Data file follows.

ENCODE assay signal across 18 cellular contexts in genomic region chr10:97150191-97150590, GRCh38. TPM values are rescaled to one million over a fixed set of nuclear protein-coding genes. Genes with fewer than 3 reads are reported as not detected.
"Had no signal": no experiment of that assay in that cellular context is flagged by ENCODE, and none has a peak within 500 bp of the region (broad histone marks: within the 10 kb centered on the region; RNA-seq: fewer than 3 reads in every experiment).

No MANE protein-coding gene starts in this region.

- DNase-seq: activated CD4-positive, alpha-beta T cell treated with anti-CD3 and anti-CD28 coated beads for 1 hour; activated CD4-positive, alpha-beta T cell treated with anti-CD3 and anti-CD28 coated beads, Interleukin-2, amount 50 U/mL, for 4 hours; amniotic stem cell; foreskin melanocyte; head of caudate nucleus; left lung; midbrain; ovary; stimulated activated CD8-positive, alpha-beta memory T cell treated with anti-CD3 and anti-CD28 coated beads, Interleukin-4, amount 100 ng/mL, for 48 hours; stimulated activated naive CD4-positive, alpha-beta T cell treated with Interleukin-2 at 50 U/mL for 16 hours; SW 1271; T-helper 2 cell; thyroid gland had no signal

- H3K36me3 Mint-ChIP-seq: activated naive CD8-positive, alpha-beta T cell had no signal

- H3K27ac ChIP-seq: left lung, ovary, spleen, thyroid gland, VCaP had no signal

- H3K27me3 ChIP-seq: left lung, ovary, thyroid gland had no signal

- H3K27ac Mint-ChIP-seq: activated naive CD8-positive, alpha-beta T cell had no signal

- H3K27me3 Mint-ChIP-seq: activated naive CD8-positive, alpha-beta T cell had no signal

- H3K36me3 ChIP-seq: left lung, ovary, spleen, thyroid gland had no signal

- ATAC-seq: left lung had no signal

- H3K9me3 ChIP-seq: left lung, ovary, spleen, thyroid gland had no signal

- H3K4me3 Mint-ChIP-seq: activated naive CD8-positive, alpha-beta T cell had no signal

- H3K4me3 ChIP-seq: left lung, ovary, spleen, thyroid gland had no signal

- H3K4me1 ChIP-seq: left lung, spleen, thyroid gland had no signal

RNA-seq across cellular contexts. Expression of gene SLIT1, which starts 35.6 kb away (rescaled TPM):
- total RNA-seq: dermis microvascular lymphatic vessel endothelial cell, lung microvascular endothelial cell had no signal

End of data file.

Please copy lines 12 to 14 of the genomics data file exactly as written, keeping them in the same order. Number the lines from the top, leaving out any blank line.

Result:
- H3K9me3 ChIP-seq: left lung, ovary, spleen, thyroid gland had no signal

- H3K4me3 Mint-ChIP-seq: activated naive CD8-positive, alpha-beta T cell had no signal

- H3K4me3 ChIP-seq: left lung, ovary, spleen, thyroid gland had no signal